The Futility of Nonstop Relief
Tibor R. Machan
United Nations Emergency Relief Coordinator Jan Egeland was in conversation with Charlie Rose the other night, mostly discussing how little the developed countries of the world provide relief to underdeveloped countries that are hit by natural disasters or simply linger in dire poverty. The Pakistan earthquake devastated thousands of homes, leaving nearly a hundred thousand people destitute and almost as many dead because of collapsed buildings that were not earthquake proof. In Africa draughts are killing thousands.
Egeland and Rose both seemed to give the impression that the only solution is more government, tax funded aid from developed countries. Although Egeland admitted that when major natural disasters strike, private giving jumps considerably, he lamented—though not with the kind if finger wagging attitude we get from the likes of Peter Unger and Peter Singer—that once the disaster is out of mind, the private giving stops.
What made the discussion so interesting to me is what it was that these supposedly smart, well educated people never mentioned. This is that in most of these underdeveloped regions of the world the major obstacle to coping successfully with and recovering from any sort of natural or semi-natural disaster is the political-economic system in which people live. And this, too, is arguably the reason for the lack of massive support from developed nations, be that support governmental or private.
No one can accept the idea of trying to fill a bottomless hole—that people in these parts of the world will forever need to be taken care of, that they simply will never cope on their own. And this is quite rational—if someone requires emergency support, so as to be helped with getting back on his or her feet, after which a productive life will be resumed, helping makes sense. But if help simply goes to be consumed, after which more help is required, on and on and on, this is intolerable. At some point no matter how much is given, it will reach an end and, once again, thousands will perish.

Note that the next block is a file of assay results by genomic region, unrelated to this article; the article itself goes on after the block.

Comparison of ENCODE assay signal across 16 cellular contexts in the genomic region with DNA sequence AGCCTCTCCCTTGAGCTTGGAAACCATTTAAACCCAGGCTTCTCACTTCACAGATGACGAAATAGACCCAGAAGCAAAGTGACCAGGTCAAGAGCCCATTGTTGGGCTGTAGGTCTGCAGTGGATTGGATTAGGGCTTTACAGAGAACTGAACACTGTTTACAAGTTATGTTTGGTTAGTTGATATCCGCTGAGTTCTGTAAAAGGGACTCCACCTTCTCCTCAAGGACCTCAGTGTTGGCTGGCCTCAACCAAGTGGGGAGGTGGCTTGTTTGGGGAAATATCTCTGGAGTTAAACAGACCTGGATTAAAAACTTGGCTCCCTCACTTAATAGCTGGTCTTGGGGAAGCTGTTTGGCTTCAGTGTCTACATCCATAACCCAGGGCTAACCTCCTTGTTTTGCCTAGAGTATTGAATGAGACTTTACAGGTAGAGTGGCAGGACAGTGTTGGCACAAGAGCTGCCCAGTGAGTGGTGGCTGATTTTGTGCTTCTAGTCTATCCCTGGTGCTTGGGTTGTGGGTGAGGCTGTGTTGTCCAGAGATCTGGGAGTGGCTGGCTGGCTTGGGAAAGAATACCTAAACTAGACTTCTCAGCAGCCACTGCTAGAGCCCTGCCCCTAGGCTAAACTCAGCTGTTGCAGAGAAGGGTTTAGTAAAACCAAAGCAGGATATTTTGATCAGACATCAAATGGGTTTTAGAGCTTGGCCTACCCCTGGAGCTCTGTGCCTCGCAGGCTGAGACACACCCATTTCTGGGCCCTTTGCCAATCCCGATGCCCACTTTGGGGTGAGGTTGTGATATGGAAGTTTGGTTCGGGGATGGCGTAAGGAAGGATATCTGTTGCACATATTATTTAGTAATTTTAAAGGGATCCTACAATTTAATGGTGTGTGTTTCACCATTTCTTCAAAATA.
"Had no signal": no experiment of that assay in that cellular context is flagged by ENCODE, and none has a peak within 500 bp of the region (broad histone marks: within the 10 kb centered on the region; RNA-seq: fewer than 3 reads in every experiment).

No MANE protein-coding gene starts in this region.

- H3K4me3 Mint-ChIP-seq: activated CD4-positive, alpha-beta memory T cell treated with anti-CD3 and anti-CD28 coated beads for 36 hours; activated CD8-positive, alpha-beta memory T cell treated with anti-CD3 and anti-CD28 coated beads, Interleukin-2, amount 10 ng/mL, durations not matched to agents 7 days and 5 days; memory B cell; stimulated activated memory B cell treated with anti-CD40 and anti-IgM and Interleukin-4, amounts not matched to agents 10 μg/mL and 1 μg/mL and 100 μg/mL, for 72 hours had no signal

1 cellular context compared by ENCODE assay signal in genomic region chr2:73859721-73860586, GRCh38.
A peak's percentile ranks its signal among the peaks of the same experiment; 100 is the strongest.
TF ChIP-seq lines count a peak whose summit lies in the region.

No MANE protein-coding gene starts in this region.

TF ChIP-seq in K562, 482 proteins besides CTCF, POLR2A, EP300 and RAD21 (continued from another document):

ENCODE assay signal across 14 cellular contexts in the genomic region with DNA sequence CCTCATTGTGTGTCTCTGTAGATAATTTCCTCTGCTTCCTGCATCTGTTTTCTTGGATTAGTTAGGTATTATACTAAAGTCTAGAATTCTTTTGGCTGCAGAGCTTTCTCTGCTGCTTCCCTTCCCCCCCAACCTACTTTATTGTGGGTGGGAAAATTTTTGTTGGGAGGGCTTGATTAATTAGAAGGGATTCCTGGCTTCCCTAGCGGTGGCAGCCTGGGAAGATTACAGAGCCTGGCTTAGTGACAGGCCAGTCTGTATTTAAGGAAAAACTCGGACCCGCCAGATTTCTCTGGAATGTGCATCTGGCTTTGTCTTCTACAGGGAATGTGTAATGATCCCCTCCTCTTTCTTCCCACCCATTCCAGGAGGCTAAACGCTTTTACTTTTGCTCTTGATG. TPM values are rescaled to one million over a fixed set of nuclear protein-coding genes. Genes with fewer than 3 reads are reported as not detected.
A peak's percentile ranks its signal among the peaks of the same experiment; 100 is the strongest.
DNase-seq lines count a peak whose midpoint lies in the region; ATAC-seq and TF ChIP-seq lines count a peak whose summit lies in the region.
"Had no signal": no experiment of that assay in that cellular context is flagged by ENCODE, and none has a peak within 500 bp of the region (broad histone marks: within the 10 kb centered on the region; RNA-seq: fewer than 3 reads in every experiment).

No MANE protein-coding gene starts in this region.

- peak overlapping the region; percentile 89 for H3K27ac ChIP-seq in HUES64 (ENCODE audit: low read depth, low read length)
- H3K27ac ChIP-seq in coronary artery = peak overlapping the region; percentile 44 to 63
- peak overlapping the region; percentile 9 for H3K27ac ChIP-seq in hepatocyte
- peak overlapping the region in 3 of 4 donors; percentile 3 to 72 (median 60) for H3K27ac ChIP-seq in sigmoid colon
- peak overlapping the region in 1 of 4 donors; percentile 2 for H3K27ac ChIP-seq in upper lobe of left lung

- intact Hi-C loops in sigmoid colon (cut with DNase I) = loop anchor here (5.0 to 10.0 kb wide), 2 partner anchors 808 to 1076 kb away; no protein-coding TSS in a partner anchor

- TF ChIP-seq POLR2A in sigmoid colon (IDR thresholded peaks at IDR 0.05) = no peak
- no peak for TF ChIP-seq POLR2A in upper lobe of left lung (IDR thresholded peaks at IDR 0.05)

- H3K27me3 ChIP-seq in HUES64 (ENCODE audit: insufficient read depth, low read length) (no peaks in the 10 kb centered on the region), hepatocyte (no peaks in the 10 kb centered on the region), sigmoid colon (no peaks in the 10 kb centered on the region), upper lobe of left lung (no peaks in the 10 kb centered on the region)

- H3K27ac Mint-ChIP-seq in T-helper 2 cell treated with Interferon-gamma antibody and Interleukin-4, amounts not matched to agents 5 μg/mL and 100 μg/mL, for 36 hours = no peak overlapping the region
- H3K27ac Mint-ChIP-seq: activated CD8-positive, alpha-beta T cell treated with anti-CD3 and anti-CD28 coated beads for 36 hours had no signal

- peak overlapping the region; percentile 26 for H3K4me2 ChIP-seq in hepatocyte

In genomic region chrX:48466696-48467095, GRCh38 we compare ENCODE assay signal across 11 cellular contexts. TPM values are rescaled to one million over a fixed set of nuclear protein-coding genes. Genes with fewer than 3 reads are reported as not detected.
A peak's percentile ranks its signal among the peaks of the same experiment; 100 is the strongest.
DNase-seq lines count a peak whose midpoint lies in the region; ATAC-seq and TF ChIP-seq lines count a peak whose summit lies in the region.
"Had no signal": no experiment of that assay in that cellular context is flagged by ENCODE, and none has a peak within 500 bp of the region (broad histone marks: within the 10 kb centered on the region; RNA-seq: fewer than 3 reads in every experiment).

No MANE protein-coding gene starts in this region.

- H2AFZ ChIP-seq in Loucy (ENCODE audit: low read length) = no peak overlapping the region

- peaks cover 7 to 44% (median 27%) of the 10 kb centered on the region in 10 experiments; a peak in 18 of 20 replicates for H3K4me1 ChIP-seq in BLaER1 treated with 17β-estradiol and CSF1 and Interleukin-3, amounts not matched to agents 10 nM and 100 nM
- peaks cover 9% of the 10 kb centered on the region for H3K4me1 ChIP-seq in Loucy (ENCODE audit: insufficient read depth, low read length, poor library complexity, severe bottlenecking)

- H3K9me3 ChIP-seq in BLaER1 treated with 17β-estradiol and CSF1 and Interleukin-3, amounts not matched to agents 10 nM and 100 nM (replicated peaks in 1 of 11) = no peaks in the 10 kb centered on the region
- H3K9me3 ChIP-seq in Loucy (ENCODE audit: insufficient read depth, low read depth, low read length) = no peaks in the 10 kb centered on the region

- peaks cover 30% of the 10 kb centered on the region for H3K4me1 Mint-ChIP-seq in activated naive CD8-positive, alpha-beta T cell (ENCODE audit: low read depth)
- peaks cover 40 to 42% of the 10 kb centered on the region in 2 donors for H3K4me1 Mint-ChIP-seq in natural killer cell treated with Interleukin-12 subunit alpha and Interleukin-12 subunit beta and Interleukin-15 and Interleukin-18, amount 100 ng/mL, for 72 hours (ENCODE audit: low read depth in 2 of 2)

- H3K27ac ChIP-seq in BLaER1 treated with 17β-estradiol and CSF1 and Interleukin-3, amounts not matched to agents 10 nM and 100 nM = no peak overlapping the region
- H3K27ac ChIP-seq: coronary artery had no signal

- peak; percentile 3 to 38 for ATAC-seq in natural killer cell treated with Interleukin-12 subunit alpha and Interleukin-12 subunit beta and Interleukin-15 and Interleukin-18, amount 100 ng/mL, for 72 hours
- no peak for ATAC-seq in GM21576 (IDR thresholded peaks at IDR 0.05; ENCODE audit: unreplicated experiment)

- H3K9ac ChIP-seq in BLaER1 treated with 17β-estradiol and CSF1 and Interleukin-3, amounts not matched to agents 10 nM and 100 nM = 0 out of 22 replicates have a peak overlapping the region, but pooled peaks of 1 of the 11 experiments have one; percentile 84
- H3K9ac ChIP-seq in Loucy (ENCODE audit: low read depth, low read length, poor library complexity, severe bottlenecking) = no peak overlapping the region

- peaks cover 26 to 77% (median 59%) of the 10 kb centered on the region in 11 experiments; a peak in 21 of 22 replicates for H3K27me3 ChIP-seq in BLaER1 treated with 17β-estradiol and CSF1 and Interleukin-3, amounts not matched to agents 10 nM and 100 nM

But the idea that the political-legal infrastructure in these regions—where those whom Egeland kept referring to as “vulnerable people” live—has anything to do with the persistent hardship never came up during the entire discussion. Nor did either of these individuals think to mention that given the disincentives that are built into the political economies of the countries involved, there is not likely to be an end of the desperate neediness of the people. Nor are the bulk of the factors that make them vulnerable—bad housing, terrible school buildings, dysfunctional transportation, primitive medical facilities, etc., and so forth—likely to undergo serious improvement. Thus, those who might choose to help are very likely to become frustrated, seeing no end to the demands on them for charity.
This element of the situation was begging for some discussion, yet the main topic continued to be how little of their wealth those in developed countries were sending to help. The issue of how governments and the legal order in these regions prevent development was barely hinted at.
Both Rose and Egeland worried a great deal about the fact that although in absolute terms the USA sends more support than any other country, in terms of percentage of the wealth of the people it sends but an average, far less than the Scandinavians and other Europeans. Both of the discussants made much of this, appearing more bent on instilling guilt in viewers than on seeking working, long term solutions to the problem of poverty.
Why did they dance around the basic problem—namely, that in most of these undeveloped countries there so much poverty, so little productivity? Surely coordinating relief must include establishing a sound infrastructure. What I suspect is that raising the topic of political economy seriously, searchingly, is deemed to be too judgmental. If, say, the political system of Bangladesh, or Kashmir, or Ghana stymies development, this must remain unexamined because to make note of it is to criticize the regimes and many of the officials in those parts of the world. And with the currently very influential multicultural attitude—whereby there are no better or worse regimes, it is all relative—one is simply prevented from addressing the issue of the comparative merits of political economies.
It seems to me that such squeamishness renders these discussions largely unproductive. They amount to little more than hand-wringing and guilt mongering. And, frankly, sensible, prudent people will not fall for that after a while. It will seem to them, and rightly so, futile to even think about the topic after a while.